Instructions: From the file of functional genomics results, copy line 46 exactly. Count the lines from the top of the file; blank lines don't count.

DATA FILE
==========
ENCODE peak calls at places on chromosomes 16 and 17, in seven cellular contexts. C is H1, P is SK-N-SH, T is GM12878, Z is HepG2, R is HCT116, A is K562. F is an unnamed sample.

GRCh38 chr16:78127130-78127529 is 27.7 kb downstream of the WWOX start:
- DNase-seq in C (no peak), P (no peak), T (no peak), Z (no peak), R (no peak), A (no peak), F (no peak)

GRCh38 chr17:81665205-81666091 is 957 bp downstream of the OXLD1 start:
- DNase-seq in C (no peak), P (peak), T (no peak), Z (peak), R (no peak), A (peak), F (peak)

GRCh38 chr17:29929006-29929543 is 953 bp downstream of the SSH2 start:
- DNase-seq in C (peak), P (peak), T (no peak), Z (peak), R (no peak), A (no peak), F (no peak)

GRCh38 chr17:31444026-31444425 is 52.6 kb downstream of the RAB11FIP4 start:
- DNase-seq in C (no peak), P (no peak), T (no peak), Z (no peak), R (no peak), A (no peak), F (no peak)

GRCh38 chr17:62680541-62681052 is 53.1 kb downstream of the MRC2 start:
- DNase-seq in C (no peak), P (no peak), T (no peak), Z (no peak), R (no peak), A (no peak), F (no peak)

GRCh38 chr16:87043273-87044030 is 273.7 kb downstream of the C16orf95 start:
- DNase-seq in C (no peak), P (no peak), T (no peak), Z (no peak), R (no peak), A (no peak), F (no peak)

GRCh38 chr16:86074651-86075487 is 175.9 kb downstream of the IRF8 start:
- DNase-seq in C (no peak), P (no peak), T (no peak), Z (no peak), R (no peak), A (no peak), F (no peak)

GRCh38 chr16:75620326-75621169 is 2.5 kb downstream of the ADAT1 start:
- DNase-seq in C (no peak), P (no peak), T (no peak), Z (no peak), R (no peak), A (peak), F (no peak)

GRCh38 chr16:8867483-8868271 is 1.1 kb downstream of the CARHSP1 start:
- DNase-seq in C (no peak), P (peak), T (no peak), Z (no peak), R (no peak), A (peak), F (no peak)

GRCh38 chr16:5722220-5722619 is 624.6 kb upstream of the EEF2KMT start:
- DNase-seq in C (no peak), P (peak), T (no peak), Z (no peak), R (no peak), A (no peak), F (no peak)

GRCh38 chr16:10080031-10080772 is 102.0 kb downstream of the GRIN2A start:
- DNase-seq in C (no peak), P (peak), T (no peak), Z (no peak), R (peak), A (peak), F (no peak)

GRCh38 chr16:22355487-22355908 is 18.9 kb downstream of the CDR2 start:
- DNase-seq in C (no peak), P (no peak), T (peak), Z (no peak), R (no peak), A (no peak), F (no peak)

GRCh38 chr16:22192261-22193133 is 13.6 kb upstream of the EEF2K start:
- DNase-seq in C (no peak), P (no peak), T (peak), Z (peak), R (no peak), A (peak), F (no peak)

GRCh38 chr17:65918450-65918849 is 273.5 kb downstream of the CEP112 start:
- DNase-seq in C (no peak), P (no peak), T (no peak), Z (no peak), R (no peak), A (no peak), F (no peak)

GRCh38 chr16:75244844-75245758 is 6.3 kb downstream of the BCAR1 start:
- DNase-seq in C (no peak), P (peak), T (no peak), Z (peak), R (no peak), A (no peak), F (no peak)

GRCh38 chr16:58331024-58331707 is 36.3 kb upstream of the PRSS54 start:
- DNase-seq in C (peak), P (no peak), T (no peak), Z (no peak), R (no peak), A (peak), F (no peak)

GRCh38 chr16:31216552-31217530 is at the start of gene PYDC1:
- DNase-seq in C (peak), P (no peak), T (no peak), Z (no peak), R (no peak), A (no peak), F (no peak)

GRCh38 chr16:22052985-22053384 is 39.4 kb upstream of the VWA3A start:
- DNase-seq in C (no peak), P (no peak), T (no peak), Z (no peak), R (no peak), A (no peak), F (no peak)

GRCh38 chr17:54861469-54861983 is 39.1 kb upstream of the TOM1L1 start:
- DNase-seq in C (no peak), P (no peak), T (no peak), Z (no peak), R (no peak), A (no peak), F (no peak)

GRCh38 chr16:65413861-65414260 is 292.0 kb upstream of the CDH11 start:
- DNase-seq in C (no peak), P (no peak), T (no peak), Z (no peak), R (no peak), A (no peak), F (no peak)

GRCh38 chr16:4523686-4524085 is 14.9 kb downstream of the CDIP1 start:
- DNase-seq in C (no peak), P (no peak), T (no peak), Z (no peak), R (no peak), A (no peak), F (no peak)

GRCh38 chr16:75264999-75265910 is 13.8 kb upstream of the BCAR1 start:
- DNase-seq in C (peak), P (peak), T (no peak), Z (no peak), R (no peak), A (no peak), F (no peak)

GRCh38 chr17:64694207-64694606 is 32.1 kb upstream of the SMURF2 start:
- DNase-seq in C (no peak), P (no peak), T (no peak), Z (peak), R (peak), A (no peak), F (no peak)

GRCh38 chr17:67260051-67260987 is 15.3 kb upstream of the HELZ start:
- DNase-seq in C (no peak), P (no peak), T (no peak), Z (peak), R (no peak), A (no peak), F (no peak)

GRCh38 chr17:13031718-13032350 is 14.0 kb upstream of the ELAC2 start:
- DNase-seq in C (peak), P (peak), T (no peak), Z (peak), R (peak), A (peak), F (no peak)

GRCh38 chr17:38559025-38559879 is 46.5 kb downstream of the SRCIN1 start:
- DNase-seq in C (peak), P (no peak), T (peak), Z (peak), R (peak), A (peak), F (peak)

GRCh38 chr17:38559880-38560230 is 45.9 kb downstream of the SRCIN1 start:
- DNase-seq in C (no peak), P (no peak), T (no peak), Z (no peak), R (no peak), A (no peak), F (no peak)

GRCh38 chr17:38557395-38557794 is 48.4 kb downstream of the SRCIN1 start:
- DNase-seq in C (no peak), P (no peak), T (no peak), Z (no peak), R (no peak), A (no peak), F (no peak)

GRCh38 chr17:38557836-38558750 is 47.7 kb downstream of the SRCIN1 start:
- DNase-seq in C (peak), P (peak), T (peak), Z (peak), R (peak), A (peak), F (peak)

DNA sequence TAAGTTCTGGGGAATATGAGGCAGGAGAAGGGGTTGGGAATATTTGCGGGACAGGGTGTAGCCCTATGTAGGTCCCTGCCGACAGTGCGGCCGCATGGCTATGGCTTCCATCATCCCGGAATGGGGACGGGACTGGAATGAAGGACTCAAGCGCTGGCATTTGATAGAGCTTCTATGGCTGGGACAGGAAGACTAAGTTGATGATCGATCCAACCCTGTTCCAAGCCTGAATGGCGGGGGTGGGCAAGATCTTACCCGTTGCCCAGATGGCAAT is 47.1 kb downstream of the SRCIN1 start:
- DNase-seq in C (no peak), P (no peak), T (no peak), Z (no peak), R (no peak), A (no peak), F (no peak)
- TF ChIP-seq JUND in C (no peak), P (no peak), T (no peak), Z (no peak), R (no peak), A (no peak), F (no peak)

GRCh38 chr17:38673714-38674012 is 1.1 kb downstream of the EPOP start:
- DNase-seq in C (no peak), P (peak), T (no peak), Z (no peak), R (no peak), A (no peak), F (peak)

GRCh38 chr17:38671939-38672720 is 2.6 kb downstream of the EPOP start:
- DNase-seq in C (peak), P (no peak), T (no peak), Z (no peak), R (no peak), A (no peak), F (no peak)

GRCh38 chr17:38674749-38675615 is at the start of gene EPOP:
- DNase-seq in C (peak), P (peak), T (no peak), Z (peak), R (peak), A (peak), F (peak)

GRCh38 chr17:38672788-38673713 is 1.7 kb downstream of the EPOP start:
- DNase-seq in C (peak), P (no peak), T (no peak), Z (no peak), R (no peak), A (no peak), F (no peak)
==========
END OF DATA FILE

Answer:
GRCh38 chr17:64694207-64694606 is 32.1 kb upstream of the SMURF2 start: